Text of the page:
5 items from 2012
The cast list for Wes Anderson’s The Grand Budapest Hotel just keeps getting … well, grander. /Film confirms that Anderson has cast Saoirse Ronan, the young star of Hanna and Atonement, as the star of his latest ensemble work.
Although there’s no indication yet about who Ronan will play, she joins a remarkable ensemble, including Ralph Fiennes, Jude Law, Angela Lansbury and Bill Murray. She’s also definitely in a starring role, not a cameo.
Ronan has quite a list of films lined up, including a starring role in Mary Queen of Scots. Working with a director of Anderson’s caliber can only advance her career.
The cast for Anderson’s latest effort has been in flux, with the greatest disappointment – for me at least – coming when Johnny Depp’s name was dropped from the cast list. A lot of the casting news have been mostly concerning cameos from big name stars, »
- Lauren Humphries-Brooks
I didn't want to kick off the first batch of 2013 Oscar predictions with Best Picture. I felt it would dominate the conversation moving forward for the rest of the week and wanted to make sure we built toward Picture instead. However, I didn't want to go straight to acting either, figuring that would diminish a focus on the films themselves to start off the week (not to mention I'm seeing Won't Back Down tonight and I'd rather wait and see that before commenting on the actress races). That said, what better way to begin the Oscar conversation than with Best Director? Looking at the field of directors we can not only discuss their work, but also the picture and the performances they were able to get out of their actors, which will hopefully set us up for a busy week of early dissection and continued anticipation for films seen, unseen »
- Brad Brevet
Chicago – Director Jack C. Newell ended up meeting one of his great collaborators while taking classes at Columbia College Chicago. His future filmmaking partner turned out to not be a fellow peer, but his teacher, Ron Falzone. Together, they made the acclaimed short, “Typing,” about two Hollywood screenwriters whose brainstorming session draws inspiration from the clacking of typewriter keys in the next room.
Newell and Falzone’s first feature effort is “Close Quarters,” an endearing and insightful collection of parallel vignettes set in a Chicago coffee shop. Baristas Abby (Erica Unger) and Barry (Seth Unger) flirt with the possibility of long-term romance while observing the dysfunctional relationships of their customers. Two friends, Patrick (Tj Jagodowski) and Olivia (Kate Duffy), chat upstairs while their respective partners, Dina (Holly Laurent) and Cary (Dave Pasquesi), make love in the downstairs bathroom. An estranged couple (Susan Messing and Jim Carlson) argue over Skype while »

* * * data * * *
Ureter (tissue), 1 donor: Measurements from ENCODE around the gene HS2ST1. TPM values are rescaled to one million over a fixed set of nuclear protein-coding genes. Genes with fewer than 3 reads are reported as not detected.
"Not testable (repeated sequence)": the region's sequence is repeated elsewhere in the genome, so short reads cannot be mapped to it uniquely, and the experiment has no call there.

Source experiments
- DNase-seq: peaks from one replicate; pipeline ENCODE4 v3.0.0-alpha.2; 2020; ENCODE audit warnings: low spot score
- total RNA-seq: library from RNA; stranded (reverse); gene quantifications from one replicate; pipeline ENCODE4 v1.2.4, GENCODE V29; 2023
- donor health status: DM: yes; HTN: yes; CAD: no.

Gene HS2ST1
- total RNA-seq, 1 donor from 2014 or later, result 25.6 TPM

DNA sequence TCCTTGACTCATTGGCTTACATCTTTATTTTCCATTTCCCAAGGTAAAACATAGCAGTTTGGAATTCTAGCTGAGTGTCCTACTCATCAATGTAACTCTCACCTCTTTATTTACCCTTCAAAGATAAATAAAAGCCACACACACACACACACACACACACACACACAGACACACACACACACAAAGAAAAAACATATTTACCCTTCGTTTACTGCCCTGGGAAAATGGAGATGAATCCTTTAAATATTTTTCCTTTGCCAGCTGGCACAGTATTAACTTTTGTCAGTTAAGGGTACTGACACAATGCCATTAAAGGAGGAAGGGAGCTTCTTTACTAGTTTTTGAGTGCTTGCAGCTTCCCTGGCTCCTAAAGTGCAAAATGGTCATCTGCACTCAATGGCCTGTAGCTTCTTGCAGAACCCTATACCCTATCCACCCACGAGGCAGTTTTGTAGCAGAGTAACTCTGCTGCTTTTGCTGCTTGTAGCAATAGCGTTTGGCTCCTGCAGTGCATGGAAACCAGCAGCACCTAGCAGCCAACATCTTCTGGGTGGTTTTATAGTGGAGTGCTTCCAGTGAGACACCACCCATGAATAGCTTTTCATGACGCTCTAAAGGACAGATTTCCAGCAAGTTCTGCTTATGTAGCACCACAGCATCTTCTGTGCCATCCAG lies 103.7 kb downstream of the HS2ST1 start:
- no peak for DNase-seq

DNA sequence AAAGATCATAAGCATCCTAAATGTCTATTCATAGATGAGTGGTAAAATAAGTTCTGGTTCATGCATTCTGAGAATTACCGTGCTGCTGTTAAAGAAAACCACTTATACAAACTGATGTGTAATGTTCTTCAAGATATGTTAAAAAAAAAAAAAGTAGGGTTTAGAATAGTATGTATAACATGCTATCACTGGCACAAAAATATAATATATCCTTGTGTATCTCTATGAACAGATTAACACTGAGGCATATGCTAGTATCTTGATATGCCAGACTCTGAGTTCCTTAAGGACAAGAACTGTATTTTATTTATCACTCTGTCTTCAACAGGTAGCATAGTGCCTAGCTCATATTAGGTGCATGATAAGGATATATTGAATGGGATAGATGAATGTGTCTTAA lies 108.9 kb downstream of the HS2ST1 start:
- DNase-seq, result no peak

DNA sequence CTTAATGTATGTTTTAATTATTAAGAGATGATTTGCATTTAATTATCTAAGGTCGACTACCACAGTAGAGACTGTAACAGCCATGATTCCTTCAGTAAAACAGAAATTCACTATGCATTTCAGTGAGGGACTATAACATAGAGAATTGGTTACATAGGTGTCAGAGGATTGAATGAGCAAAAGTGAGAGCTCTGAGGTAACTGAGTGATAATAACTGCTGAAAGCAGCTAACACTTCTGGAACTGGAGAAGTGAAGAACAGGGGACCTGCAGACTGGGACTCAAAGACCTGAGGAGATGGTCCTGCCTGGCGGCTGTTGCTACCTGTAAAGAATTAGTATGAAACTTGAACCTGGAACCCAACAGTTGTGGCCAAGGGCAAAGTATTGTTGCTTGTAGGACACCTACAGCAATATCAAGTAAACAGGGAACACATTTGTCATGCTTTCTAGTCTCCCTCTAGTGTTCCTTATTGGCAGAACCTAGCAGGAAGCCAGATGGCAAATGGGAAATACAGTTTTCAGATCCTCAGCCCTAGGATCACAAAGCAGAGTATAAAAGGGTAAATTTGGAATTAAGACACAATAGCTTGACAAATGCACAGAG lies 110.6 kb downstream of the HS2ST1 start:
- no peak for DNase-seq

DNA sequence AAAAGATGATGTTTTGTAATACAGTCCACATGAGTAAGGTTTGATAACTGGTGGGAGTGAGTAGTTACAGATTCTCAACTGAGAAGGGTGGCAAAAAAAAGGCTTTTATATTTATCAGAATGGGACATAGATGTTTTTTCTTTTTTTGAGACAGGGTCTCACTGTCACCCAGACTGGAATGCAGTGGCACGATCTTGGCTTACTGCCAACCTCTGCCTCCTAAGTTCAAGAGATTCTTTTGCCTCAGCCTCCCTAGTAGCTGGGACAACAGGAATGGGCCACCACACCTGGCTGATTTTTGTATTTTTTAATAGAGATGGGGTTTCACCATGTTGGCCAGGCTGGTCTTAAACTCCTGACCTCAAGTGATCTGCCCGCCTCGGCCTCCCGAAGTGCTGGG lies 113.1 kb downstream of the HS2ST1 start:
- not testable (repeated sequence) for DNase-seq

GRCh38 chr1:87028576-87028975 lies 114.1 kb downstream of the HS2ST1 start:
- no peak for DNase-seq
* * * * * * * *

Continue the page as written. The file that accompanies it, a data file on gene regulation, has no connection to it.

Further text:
- email@example.com (Adam Fendelman)
Myrna Loy biography: The Only Good Girl in Hollywood Many believe that Myrna Loy is the best American actress never to have been nominated for an Academy Award. Despite having played leads and supporting roles in more than 100 movies (in addition to a few dozen bit parts during the silent era), Loy was invariably bypassed by the Academy of Motion Picture Arts and Sciences. But that's the Oscar and the Academy's loss. For starters, Loy was a delightful light comedienne in movies such as W.S. Van Dyke's The Thin Man and Jack Conway's Libeled Lady. One of the greatest — and most beautifully politically incorrect — dialogue exchanges in movies can be heard in Rouben Mamoulian's 1932 musical Love Me Tonight: Jeanette MacDonald: "Don't you think of anything but men, dear?" Myrna Loy: "Oh yes, schoolboys." Loy could be a remarkable dramatic actress as well, as can »
- Andre Soares
Every year since 2000, the Jeonju International Film Festival has commissioned three short works for its Jeonju Digital Project and, about a month ago now, the festival announced it'd selected Raya Martin, Vimukthi Jayasundara and Ying Liang for this year's edition (you may remember the three directors' video messages). The 2011 films are still making the rounds, and in fact, when they screen tomorrow at Exit Art, two of them — Claire Denis's To the Devil and José Luis Guerín's Memories of a Morning, both 45 minutes — will be seeing their NYC premieres. The third is Jean-Marie Straub's An Heir (22 mins, image above). If you're planning on being there, you'll want to read Robert Koehler's dispatch from Locarno last summer, touching briefly on the Denis and Guerín films but really digging into the Straub.
Reading. "With the main focus on African and Asian cinema and documentary film, Camera Lucida no 7 also »
5 items from 2012
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